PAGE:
The Government needs to draw in more expertise from people—both internationally and in Scotland—who know more about the issues. We need to acknowledge that that expertise has not been drawn on in the past 10 to 12 years. I also find it astonishing that the task force that has been set up includes only one person who has lived experience of drug use and addiction. That is a real failing.
What needs to happen is for every spending priority and every policy to be tested against how it will assist in tackling the crisis. For example, during the summer, the Government suspended throughcare from prison, although it is known that there is real vulnerability when prisoners leave prison and go into society. They are vulnerable and, sadly, some succumb to drugs again and end up passing away. By suspending the throughcare service, the Government has increased the number of vulnerable people who leave prison and go into society. Even now we do not have a date when the throughcare service will be reintroduced.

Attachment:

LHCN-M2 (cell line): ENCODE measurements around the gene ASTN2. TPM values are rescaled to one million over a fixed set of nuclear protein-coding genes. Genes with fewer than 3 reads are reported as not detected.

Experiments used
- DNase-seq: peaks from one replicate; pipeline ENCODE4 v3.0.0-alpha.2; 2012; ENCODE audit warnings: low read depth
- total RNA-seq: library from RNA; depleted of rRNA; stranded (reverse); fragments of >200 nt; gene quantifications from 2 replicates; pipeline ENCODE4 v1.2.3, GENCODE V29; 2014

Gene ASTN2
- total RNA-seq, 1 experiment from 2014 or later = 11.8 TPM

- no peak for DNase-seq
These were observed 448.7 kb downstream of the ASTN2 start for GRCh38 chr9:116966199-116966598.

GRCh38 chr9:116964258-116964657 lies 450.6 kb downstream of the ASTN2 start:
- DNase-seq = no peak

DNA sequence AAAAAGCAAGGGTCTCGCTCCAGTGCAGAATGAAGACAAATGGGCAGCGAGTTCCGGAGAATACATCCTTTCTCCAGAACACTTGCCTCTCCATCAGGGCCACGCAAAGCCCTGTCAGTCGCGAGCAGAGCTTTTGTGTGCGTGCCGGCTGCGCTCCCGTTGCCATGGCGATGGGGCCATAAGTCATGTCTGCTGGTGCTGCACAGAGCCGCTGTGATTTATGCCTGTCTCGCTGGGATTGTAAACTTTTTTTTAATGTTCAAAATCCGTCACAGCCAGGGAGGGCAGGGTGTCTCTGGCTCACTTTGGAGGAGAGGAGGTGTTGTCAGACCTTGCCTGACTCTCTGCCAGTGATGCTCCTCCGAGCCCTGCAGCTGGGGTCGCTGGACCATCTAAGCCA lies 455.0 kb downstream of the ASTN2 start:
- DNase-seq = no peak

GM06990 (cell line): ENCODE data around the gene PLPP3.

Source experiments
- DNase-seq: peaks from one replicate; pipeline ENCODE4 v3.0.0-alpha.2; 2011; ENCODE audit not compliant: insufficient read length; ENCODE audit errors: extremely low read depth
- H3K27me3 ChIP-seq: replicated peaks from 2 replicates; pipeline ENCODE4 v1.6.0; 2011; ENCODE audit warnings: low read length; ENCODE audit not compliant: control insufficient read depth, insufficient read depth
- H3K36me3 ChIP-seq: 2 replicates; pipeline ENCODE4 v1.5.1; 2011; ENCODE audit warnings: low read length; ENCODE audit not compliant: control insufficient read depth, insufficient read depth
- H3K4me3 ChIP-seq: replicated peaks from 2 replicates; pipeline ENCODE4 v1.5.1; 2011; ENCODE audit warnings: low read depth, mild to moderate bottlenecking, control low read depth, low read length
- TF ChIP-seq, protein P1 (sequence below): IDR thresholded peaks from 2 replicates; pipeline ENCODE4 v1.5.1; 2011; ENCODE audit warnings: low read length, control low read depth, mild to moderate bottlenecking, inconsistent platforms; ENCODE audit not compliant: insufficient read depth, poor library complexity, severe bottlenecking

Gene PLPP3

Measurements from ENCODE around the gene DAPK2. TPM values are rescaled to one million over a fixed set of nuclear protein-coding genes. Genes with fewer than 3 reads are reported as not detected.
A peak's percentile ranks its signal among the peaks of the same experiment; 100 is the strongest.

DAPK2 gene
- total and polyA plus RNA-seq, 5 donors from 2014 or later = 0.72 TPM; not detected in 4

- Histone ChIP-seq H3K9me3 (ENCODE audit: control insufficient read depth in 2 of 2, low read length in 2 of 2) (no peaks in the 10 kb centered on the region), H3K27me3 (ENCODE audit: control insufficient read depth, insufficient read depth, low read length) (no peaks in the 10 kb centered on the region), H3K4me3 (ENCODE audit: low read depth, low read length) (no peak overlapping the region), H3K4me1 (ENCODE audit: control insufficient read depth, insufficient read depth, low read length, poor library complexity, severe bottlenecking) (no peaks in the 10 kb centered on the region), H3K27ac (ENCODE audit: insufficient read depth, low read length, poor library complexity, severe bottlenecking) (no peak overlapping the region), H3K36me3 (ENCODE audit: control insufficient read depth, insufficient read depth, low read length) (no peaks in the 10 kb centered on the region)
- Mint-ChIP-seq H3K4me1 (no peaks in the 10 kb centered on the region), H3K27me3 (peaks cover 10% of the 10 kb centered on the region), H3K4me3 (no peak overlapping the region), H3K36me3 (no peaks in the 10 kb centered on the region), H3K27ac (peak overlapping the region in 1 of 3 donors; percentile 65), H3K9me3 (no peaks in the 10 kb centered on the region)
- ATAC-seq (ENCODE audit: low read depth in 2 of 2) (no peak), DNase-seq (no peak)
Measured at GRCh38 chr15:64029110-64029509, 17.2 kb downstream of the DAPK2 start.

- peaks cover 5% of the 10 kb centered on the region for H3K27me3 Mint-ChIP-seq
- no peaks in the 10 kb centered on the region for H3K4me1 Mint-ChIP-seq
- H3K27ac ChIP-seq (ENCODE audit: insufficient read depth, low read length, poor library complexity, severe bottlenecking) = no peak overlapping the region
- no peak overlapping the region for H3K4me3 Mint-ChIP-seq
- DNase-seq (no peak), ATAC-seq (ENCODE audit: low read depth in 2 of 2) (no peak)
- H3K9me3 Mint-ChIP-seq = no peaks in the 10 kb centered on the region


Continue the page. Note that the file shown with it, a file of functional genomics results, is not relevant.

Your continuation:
I appeal to the Government to listen to the speeches. The matter was raised at First Minister’s question time, but the Government is far too defensive. I agree with and support the call for consumption rooms, but that is such a small part of the debate. The Government needs to interact so much more with the other parties—with the people who are in the gallery. It really needs to up its game, because if it fails to do that and we fail as a Parliament, people and communities will continue to suffer, which will be totally unacceptable. As MSPs, we will be letting them down.
I thank Monica Lennon for securing the debate and for organising this morning’s meeting. I also thank those folk who spoke this morning and who are in the gallery now. It is unfortunate that the forum here does not allow their words to go on the record in the Scottish Parliament. Perhaps we need to think about how we can make sure that that happens, because I genuinely value the voice of lived experience and family members; it is crucial. I thank Monica for making that happen.